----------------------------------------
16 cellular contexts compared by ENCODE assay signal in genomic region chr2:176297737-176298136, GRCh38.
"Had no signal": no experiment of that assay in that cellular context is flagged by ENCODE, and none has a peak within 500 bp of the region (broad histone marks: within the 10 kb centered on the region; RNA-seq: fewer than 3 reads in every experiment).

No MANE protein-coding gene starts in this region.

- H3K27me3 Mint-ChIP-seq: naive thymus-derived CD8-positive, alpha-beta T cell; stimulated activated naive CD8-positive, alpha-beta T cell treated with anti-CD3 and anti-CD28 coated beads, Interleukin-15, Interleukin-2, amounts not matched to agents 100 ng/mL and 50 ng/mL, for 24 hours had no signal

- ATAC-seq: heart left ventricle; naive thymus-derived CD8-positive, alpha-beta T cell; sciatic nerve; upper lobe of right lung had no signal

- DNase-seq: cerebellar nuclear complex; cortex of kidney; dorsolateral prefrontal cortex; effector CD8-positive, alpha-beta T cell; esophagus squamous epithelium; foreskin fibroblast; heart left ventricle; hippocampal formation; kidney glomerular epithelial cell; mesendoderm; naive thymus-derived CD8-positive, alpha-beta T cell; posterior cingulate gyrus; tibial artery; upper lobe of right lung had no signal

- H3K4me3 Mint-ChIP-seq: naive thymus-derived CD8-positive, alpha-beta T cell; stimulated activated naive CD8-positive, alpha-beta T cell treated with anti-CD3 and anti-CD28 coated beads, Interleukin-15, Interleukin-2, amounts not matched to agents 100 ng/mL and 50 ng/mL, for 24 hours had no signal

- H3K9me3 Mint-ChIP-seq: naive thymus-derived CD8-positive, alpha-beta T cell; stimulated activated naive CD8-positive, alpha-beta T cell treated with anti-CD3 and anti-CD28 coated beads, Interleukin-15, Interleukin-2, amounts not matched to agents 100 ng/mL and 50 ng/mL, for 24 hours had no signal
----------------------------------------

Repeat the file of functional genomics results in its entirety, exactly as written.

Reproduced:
16 cellular contexts compared by ENCODE assay signal in genomic region chr2:176297737-176298136, GRCh38.
"Had no signal": no experiment of that assay in that cellular context is flagged by ENCODE, and none has a peak within 500 bp of the region (broad histone marks: within the 10 kb centered on the region; RNA-seq: fewer than 3 reads in every experiment).

No MANE protein-coding gene starts in this region.

- H3K27me3 Mint-ChIP-seq: naive thymus-derived CD8-positive, alpha-beta T cell; stimulated activated naive CD8-positive, alpha-beta T cell treated with anti-CD3 and anti-CD28 coated beads, Interleukin-15, Interleukin-2, amounts not matched to agents 100 ng/mL and 50 ng/mL, for 24 hours had no signal

- ATAC-seq: heart left ventricle; naive thymus-derived CD8-positive, alpha-beta T cell; sciatic nerve; upper lobe of right lung had no signal

- DNase-seq: cerebellar nuclear complex; cortex of kidney; dorsolateral prefrontal cortex; effector CD8-positive, alpha-beta T cell; esophagus squamous epithelium; foreskin fibroblast; heart left ventricle; hippocampal formation; kidney glomerular epithelial cell; mesendoderm; naive thymus-derived CD8-positive, alpha-beta T cell; posterior cingulate gyrus; tibial artery; upper lobe of right lung had no signal

- H3K4me3 Mint-ChIP-seq: naive thymus-derived CD8-positive, alpha-beta T cell; stimulated activated naive CD8-positive, alpha-beta T cell treated with anti-CD3 and anti-CD28 coated beads, Interleukin-15, Interleukin-2, amounts not matched to agents 100 ng/mL and 50 ng/mL, for 24 hours had no signal

- H3K9me3 Mint-ChIP-seq: naive thymus-derived CD8-positive, alpha-beta T cell; stimulated activated naive CD8-positive, alpha-beta T cell treated with anti-CD3 and anti-CD28 coated beads, Interleukin-15, Interleukin-2, amounts not matched to agents 100 ng/mL and 50 ng/mL, for 24 hours had no signal